PARENTS: Make sure a licensed psychologist evaluates your child--
not some type of 'learning specialist.' Here's why.
Are You Concerned Because Your Child
Children with a learning disability may display many of
The Federal definition of learning disabilities is:
The term "specific learning disability" means a disorder in one or more of the
basic psychological processes involved in understanding or in using language,
spoken or written, which may manifest itself in an imperfect ability to listen,
speak, read, write, spell, or to do mathematical calculations. The term
includes such conditions as perceptual handicaps, brain injury, minimal brain
dysfunction, dyslexia, and developmental aphasia. The term does not
include children who have learning disabilities which are primarily the result
of visual, hearing, or motor handicaps, or mental retardation, or emotional
disturbance, or of environmental, cultural, or economic disadvantage.
Scientific, independent, replicated reading research supports the reading programs based on Orton-Gillingham sequence and methodology. Dr. Orton and Anna Gillingham developed a unique method and sequence to significantly improve the reading and spelling skills of children and adults with dyslexia during the 1930's. Orton-Gillingham programs are “best practices” when teaching reading to students with dyslexia. An Orton Gillingham based reading system is simultaneously multisensory, systematic, and cumulative with direct and explicit instruction in phonics. This type of program shows how reading and spelling are related and provide intense practice for a child with dyslexia.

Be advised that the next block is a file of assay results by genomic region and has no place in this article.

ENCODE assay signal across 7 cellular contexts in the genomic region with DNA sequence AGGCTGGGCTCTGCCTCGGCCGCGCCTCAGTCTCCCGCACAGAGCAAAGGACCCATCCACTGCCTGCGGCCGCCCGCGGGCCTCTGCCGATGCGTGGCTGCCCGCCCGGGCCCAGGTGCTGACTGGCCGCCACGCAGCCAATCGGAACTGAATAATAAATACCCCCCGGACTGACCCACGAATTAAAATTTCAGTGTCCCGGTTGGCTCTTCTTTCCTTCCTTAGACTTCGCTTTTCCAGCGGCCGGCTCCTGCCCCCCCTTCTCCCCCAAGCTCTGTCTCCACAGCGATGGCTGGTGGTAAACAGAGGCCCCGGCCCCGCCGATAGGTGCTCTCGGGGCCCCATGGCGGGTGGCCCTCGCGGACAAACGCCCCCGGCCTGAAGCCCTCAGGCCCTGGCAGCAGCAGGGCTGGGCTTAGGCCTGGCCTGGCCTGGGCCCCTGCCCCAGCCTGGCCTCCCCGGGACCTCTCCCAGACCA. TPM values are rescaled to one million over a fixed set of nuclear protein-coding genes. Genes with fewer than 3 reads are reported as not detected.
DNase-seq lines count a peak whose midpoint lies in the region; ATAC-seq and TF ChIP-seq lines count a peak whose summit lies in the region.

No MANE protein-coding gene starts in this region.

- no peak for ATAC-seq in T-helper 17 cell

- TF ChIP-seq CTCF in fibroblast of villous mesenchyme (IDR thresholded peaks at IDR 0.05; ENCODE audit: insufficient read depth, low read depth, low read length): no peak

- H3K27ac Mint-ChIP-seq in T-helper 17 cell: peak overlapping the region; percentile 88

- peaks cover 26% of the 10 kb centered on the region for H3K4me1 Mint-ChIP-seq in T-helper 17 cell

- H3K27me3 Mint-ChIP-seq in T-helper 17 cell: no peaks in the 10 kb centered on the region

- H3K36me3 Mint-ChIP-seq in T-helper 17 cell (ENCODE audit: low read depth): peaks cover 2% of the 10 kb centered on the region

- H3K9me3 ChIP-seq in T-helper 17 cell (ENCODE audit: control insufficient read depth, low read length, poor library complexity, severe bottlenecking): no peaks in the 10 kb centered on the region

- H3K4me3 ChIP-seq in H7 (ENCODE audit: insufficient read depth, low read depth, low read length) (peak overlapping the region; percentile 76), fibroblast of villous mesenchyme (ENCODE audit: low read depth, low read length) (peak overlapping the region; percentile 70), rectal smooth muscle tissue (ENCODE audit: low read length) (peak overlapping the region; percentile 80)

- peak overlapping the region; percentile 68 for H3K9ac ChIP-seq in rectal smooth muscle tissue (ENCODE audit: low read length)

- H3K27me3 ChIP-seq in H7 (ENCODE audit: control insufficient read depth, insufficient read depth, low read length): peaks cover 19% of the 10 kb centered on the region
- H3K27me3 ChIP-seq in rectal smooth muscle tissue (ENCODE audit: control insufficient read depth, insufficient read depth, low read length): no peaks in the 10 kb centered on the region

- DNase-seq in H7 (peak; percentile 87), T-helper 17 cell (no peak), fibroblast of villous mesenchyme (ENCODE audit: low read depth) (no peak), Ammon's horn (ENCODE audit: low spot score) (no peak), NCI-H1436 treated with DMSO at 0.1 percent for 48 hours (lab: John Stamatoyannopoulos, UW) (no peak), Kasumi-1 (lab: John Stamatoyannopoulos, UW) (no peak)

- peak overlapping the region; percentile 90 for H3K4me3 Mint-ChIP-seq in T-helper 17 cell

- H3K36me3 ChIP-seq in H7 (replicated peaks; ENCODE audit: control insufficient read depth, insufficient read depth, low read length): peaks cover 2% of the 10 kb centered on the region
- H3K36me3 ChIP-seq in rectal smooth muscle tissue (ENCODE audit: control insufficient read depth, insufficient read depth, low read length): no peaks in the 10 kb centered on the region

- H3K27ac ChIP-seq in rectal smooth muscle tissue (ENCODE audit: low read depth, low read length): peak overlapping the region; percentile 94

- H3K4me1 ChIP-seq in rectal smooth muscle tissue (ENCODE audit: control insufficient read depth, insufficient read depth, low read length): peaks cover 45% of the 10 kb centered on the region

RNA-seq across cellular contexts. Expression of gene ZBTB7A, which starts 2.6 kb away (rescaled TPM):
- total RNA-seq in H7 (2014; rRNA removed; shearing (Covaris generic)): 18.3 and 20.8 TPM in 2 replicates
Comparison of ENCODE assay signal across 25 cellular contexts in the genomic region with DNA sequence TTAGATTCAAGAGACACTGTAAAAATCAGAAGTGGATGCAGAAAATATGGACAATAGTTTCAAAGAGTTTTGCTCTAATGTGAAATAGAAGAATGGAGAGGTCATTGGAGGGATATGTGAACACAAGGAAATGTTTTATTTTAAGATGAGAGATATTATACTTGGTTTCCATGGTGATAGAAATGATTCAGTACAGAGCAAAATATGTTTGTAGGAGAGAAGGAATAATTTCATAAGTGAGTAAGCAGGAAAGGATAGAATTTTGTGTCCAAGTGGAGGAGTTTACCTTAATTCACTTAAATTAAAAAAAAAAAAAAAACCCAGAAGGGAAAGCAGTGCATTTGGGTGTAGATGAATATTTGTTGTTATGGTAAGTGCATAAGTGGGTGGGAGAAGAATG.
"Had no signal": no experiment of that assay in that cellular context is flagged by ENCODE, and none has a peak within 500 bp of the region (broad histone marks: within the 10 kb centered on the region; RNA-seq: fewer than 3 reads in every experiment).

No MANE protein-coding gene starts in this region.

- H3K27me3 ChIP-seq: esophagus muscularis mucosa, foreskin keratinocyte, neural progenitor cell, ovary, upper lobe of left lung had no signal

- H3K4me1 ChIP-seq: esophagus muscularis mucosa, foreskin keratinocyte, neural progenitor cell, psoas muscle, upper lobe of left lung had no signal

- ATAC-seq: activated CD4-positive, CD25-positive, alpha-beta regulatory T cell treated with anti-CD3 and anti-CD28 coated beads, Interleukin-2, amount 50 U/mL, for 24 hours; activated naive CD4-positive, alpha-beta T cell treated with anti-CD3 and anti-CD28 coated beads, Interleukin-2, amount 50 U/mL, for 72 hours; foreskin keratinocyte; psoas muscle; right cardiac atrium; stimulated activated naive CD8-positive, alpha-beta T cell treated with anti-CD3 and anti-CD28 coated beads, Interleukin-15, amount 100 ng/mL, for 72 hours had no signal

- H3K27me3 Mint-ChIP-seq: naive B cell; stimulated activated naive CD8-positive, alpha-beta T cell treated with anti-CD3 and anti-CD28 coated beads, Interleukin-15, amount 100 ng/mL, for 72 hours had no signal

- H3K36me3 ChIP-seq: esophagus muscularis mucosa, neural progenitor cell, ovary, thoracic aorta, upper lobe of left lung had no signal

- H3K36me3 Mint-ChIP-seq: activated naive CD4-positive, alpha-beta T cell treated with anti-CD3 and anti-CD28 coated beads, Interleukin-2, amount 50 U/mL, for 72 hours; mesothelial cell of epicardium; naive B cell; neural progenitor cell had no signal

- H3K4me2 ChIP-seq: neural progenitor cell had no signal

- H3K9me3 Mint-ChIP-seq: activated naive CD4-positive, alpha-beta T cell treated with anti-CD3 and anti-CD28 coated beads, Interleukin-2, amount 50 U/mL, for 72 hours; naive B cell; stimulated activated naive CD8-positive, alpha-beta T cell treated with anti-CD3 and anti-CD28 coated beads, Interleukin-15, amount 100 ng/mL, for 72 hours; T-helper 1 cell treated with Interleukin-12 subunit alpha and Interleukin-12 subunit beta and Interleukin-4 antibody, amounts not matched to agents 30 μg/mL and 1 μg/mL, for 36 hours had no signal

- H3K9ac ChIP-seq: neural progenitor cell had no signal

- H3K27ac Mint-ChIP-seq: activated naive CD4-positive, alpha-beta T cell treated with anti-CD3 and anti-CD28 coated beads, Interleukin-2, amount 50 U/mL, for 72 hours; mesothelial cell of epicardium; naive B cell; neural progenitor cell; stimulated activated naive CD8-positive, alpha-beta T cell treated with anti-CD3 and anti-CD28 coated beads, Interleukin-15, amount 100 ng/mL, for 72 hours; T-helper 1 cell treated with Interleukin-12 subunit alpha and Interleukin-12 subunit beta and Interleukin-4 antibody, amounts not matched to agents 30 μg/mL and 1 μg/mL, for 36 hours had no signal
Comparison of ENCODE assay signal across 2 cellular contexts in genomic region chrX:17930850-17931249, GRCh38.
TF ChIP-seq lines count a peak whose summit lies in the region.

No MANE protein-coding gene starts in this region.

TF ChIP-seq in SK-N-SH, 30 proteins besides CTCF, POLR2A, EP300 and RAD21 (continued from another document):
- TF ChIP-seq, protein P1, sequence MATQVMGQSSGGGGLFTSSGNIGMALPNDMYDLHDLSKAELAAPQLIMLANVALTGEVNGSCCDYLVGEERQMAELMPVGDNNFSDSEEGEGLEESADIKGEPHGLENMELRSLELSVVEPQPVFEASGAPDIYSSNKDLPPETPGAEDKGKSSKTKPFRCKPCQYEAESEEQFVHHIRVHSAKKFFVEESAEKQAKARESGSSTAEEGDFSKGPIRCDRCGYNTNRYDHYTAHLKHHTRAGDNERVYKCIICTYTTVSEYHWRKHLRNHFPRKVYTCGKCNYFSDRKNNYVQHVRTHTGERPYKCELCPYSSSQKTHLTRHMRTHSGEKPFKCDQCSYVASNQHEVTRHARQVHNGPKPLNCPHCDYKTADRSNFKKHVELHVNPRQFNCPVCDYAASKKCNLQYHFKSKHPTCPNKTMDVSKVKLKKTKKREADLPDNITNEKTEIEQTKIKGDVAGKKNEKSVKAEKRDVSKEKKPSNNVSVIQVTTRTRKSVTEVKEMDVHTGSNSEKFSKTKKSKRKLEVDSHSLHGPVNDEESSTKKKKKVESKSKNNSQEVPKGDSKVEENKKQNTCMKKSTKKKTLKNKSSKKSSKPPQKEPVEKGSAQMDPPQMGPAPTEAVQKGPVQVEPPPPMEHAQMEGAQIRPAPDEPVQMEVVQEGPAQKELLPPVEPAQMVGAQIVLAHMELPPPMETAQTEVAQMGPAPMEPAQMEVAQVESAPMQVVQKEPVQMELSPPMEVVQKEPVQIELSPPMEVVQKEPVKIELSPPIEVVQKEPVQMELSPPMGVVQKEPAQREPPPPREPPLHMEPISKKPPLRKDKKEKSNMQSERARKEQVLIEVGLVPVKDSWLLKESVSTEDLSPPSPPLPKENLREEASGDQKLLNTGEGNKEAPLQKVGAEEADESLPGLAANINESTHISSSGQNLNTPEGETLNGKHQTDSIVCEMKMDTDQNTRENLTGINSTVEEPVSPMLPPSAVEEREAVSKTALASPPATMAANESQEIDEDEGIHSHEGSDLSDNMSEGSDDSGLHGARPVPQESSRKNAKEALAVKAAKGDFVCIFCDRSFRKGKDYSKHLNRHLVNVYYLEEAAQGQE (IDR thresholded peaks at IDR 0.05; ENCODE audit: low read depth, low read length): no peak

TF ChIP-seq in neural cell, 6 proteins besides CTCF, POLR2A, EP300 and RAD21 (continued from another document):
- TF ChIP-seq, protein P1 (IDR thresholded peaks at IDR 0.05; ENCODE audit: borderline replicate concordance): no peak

One-on-one tutoring using Orton-Gillingham methodology is the gold standard for dyslexic reading instruction. The benefits of this type of tutoring are supported by research. Consider the evaluation and tutoring the best investment you can make for the future success of your child. Their self-esteem will rise along with their academics. For a list of tutors using Orton-Gillingham methods, call me.
How is Dyslexia
Different from a LD?
(1) The child does not achieve commensurate with his
or her age and ability levels in one or more of the areas above when provided
with learning experiences appropriate for the child's age and ability levels;
and has a pattern of strengths and weaknesses documented in a psychoeducational
(2) The child has not made progress using a response
to intervention process.